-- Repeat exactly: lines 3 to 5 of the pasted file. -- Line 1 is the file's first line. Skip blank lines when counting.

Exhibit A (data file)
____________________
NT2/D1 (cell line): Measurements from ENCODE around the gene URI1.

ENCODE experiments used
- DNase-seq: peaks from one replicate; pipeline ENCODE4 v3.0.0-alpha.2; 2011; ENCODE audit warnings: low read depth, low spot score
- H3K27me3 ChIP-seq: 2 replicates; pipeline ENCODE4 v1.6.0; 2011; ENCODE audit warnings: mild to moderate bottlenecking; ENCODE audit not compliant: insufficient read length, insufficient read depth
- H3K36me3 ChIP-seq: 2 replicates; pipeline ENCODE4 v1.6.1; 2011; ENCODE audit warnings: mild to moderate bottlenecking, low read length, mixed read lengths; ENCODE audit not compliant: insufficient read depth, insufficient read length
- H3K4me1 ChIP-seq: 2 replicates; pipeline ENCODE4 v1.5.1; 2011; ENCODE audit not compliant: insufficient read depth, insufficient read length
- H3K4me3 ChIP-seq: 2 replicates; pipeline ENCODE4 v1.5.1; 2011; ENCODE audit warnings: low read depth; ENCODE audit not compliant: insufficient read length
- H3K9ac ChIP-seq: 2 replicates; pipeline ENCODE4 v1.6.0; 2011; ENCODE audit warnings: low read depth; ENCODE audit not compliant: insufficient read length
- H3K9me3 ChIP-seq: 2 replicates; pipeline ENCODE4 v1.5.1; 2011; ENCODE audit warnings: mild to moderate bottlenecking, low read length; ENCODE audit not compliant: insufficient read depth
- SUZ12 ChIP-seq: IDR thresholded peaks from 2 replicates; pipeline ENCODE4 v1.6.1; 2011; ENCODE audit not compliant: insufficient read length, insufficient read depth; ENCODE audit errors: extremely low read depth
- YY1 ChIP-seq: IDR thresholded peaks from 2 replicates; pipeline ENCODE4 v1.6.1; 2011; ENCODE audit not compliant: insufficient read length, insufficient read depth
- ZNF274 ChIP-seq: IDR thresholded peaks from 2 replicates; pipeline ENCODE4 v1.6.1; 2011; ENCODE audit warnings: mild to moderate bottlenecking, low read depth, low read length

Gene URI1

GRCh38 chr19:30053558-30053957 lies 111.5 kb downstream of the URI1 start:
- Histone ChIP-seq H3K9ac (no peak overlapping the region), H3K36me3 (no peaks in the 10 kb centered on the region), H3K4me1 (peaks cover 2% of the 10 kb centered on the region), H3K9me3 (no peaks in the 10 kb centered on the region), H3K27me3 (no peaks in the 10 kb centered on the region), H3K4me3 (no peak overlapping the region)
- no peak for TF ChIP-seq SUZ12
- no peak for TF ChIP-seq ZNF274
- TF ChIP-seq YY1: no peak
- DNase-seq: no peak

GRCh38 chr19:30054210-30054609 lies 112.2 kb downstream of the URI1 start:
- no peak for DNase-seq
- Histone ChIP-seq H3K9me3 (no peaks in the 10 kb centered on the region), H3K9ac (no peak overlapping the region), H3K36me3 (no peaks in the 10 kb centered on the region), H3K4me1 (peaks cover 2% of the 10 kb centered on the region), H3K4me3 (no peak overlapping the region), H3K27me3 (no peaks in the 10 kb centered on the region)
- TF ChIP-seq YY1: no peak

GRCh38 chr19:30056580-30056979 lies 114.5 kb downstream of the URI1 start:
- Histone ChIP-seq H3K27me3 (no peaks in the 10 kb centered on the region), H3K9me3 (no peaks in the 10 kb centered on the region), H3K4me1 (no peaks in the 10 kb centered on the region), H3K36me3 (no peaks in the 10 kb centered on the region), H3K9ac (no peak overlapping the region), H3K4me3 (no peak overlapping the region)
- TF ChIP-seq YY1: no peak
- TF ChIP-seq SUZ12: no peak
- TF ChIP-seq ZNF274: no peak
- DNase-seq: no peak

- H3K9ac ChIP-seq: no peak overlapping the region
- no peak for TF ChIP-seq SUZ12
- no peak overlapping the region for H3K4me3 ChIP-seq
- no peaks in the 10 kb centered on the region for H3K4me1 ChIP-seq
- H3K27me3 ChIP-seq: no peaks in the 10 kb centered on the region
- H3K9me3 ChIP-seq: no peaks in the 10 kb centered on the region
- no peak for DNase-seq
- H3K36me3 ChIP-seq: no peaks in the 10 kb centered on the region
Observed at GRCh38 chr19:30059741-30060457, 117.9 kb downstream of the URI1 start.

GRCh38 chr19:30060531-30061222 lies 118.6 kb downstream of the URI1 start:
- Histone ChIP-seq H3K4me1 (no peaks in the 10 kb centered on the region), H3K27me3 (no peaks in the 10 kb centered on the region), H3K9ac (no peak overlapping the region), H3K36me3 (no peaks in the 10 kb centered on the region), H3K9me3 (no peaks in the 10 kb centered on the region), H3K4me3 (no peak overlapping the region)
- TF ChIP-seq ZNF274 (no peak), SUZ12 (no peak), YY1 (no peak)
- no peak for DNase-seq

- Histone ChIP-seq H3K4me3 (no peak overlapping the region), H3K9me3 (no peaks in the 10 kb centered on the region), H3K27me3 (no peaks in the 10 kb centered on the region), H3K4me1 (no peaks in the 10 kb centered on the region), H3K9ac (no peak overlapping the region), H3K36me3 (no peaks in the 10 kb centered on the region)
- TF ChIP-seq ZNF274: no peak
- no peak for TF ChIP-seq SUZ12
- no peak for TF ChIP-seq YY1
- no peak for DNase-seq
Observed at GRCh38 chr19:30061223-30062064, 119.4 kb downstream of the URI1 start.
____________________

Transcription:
- DNase-seq: peaks from one replicate; pipeline ENCODE4 v3.0.0-alpha.2; 2011; ENCODE audit warnings: low read depth, low spot score
- H3K27me3 ChIP-seq: 2 replicates; pipeline ENCODE4 v1.6.0; 2011; ENCODE audit warnings: mild to moderate bottlenecking; ENCODE audit not compliant: insufficient read length, insufficient read depth
- H3K36me3 ChIP-seq: 2 replicates; pipeline ENCODE4 v1.6.1; 2011; ENCODE audit warnings: mild to moderate bottlenecking, low read length, mixed read lengths; ENCODE audit not compliant: insufficient read depth, insufficient read length